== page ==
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Vikings must be wary of top-flight WRs

MINNEAPOLIS -- The Minnesota Vikings' biggest need in this weekend's NFL draft is wide receiver. Big surprise. But beware of what you wish for. This hasn't exactly been the best millennium for selecting receivers in the first round. Thirty-one ha...

MINNEAPOLIS -- The Minnesota Vikings' biggest need in this weekend's NFL draft is wide receiver. Big surprise.

But beware of what you wish for. This hasn't exactly been the best millennium for selecting receivers in the first round.

Thirty-one have been taken that high since 2000, and only 16 are starting regularly. Two of the five top-five picks (a No. 2 Charles Rogers and a No. 4 Peter Warrick) are out of football, while a No. 10 (Travis Taylor) is still unwanted in free agency; a No. 9 (Koren Robinson) is serving a drug suspension; and a No. 8 (David Terrell) is attempting probably his last comeback after failing to make a final roster last season.

"Some guys just can't handle the competition," said former Vikings Pro Bowl receiver Anthony Carter, a 12th-round pick in 1983 who spent three seasons in the USFL before joining the NFL. "When you get to the NFL, everybody seems like a first-round pick. Everybody seems like an All-Pro. Everybody was All-American. A lot of receivers crack under that pressure of being a high draft pick. I think that's why you see a lot of busts in the NFL."

Six receivers taken in the first round since 2000 have made the Pro Bowl a total of seven times. Meanwhile, five players selected in the second and third rounds since 2000 have combined for 10 Pro Bowl appearances.

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"There are a lot of great receivers taken (in the first round)," Carolina Panthers receiver Steve Smith, a third-round pick in 2001, told ESPN.com. "But you look around the league, and you see it's not a must. I wasn't a first-round pick . . . and I've done pretty well for myself."

Whether to invest in a wide receiver in the first round is a yearly draft conundrum. Yes, there have been success stories since 2000, such as Indianapolis' Reggie Wayne (No. 30 in 2001), Houston's Andre Johnson (No. 3 in 2003) and Arizona's Larry Fitzgerald Jr. (No. 3 in 2004). But the aforementioned busts and potential flops such as Detroit's Mike Williams (No. 10 in 2005) and the Vikings' Troy Williamson (No. 7 in 2005) have illustrated the dangers that come with reaching for the wrong receiver.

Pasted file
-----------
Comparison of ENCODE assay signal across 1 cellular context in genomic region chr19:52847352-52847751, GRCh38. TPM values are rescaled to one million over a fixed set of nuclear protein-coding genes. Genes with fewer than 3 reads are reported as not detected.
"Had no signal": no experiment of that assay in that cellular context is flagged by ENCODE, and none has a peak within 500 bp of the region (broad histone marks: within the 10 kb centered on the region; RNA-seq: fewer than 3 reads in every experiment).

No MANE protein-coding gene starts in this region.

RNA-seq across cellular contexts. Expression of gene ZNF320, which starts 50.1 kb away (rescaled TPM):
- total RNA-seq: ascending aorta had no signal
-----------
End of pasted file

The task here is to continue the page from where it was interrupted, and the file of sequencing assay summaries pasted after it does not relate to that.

"And the funny thing is Detroit is sitting there at No. 2 and they're going to be afraid to take (Georgia Tech receiver) Calvin Johnson because of their own history with Rogers and (Mike) Williams," said Carter, who ended his career with his hometown Lions. "I've seen Johnson play. He's a can't-miss guy who is going to be a great player. If I were the Vikings, that would be my guy. I'd go up to get him."

Johnson is a 6-5, 239-pounder with 4.35 speed. He had 76 catches for 1,202 yards (15.8) and 15 touchdowns last season. There isn't a mock draft on the planet that has him falling below Tampa Bay at No. 4.

With multiple needs, it's unlikely the Vikings will trade up from the seventh pick to get him. To move up to No. 3, which might not even be high enough to get Johnson, the Vikings probably would have to give up their second- and third-round picks.

"And after Calvin Johnson goes, I really don't think you'll see another receiver go until the middle of the first round," ESPN draft analyst Mel Kiper Jr. said. "So if you're the Vikings and you have three areas of need (receiver, defensive end and cornerback), all could be solved if you drop into the middle of the first round. I would think they would be very interested in moving off that pick. But they have to get an offer first."

Dropping to the middle of the first round probably would garner the Vikings another second-round pick and give them a choice of the second-best receiver available. That could be Ohio State's Ted Ginn Jr., who comes with 4.38 speed, return ability and raw receiver techniques; Tennessee's Robert Meachem, who comes with 6-2, 217-pound size, 4.39 speed and concerns about his consistency; Louisiana State's Dwayne Bowe, a 6-2, 221-pounder who comes with 4.4 speed and a concerns about his hands; or Southern California's Dwayne Jarrett, a tremendously productive college receiver (216 catches, 41 touchdowns) whose stock has dropped because of a 4.62 40-yard dash and character concerns.

"I think if you're the Vikings, you've got to make other plans," NFL Network draft analyst Mike Mayock said. "I think you have to look for the receiver that fits your type of offense in the second or third round."

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The Vikings appear to have made less-attractive plans at receiver in case they don't come out of the draft with what they're looking for. They signed veterans Bobby Wade and Cortez Hankton, and even gave a contract to a Division III high jump champion (Todd Lowber) who has never played organized football.

"Right now, they don't have anything," Carter said. "And it's strange. This is a team that's had Sammy White, Leo Lewis, Gene Washington, Cris Carter, Anthony Carter, Randy Moss and they don't have that anymore. They need to find a way to get back to that."

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